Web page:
Force: Dynamic Life Drawing for Animators: Dynamic Life Drawing for Animators [NOOK Book]

Overview

First Published in 2006. Routledge is an imprint of Taylor & Francis, an informa company.
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Force: Dynamic Life Drawing for Animators: Dynamic Life Drawing for Animators

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Overview

First Published in 2006. Routledge is an imprint of Taylor & Francis, an informa company.
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Product Details

  • ISBN-13: 9780080464725
  • Publisher: Elsevier Science
  • Publication date: 9/8/2006
  • Series: Animators Drawing bundle Series
  • Sold by: Barnes & Noble
  • Format: eBook
  • Edition number: 2
  • Pages: 248
  • File size: 7 MB

Meet the Author

Director of the Entertainment Art Academy based in Southern California. He has been a professional production artist and instructor for almost 20 years with clients including Disney, Marvel Comics, Hasbro Toys, ABC, Microsoft, Electronic Arts, Dreamworks and Nickelodeon.
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Read an Excerpt

Force

Dynamic Life Drawing for Animators
By Michael D. Mattesi

Focal Press

Copyright © 2006 Elsevier Inc.
All right reserved.

ISBN: 978-0-08-046472-5


Chapter One

Seeing Life

So, what is it that creates life? Force! Force, or energy with purpose, is what we want to recognize in the world around us. I am going to lead you on a force full journey that will change the way you perceive the world you live in. This new perception will clear your mind of the fog of assumption. You will live in a new truth. This in turn will make you appreciate life to a new degree.

Drawing is the profound vehicle for our journey. Through it you will also learn about yourself. Always remember what you put down on the page is a direct reflection of your thoughts and feelings.

There is so much to appreciate and enjoy, so let's get started.

THE AWARENESS OF FORCE

Drawing the body's forces is the least talked about subject in figure drawing classes today, and is yet the most important. The majority of books and instructors teach about copying what you see and not understanding it. I was extremely fortunate to have Jim McMullan as an instructor and close friend at the School of Visual Arts. He taught me to be aware of life in the figure.

The human figure is always full of force – no matter how still it may seem. We are built to move and therefore even when a model is standing straight, there are forces to comprehend and address. We are always under the influence of gravity, which is an all-encompassing force to recognize. When drawing, we need to think about the beauty of why and how the model works, not worry what angle to hold a pencil at in order to shade appropriately.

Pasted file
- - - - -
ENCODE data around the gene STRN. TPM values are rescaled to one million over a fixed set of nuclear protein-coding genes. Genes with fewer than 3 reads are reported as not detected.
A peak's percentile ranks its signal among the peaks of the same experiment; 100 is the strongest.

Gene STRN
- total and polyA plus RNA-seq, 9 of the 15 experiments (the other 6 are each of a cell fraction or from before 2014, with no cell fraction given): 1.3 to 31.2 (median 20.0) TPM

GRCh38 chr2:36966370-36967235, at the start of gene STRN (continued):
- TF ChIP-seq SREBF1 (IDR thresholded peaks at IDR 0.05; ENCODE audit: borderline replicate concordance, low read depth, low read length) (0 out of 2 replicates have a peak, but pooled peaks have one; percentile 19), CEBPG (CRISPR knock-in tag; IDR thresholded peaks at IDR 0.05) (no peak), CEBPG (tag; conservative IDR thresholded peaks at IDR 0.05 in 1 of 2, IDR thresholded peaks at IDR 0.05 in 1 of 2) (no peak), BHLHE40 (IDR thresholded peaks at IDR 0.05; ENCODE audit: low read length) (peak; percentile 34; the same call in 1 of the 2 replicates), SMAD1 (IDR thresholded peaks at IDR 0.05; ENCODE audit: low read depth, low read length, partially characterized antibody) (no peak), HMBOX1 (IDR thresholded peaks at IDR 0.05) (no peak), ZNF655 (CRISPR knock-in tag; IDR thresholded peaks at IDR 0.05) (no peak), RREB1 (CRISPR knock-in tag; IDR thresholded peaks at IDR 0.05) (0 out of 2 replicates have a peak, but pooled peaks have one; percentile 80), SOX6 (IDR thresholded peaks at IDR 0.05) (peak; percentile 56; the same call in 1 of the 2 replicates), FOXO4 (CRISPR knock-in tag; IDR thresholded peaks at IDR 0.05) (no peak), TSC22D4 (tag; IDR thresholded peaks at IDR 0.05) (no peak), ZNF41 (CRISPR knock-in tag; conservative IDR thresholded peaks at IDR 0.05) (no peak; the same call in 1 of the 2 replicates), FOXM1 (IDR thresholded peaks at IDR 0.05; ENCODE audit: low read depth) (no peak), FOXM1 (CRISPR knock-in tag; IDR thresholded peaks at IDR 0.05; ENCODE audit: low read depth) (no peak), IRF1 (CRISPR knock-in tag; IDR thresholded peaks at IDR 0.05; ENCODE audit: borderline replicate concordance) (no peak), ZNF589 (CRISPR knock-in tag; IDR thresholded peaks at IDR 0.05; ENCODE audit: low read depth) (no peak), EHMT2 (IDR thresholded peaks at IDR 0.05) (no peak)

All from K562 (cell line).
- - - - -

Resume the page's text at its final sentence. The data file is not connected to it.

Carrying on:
"Thinking is the hardest work there is, which is the probable reason why so few engage in it." Henry Ford

You want to draw what you know and empathize with. Draw with the mind's eye, not only your vision. If you find you are having a hard time figuring out what is happening in a pose, then assume the pose yourself. This will definitely help your awareness of force. We are all people. If a model takes a pose that radiates joy and you copy that pose physically yourself (all the way down to the facial expression), you will begin to feel what the model is feeling and know physically what the model is doing. When you see someone who is sad, how is it that you know that person feels that way? As a fellow human being, you know that you take on the same physiology when you feel sad. You experience empathy through humanity.

Never forget that mind and body are one!

The main idea in the figure

Let's discuss the pyramid of ideas that represent the model's pose. Remember we want to deal with the top of the pyramid, the largest idea, first. You will be creating some general statements about the figure. They will be the first step on your road to understanding force. With experience you will become more specific.

An exercise I do in class is to have the model pose for five minutes. For the first minute, I have the students write what their goals are going to be in drawing the model. I have them list the goals in a hierarchal manner. Then, for the last four minutes, they draw the model and achieve the goals they have written.

Directional force: a beginning, middle, and end

Using the comparison of a writer to an artist, to express our ideas we must understand our drawn language via its own vocabulary. The more vast our vocabulary, the clearer, more intelligent, and expressive our thoughts. There are no great writers without the knowledge to write.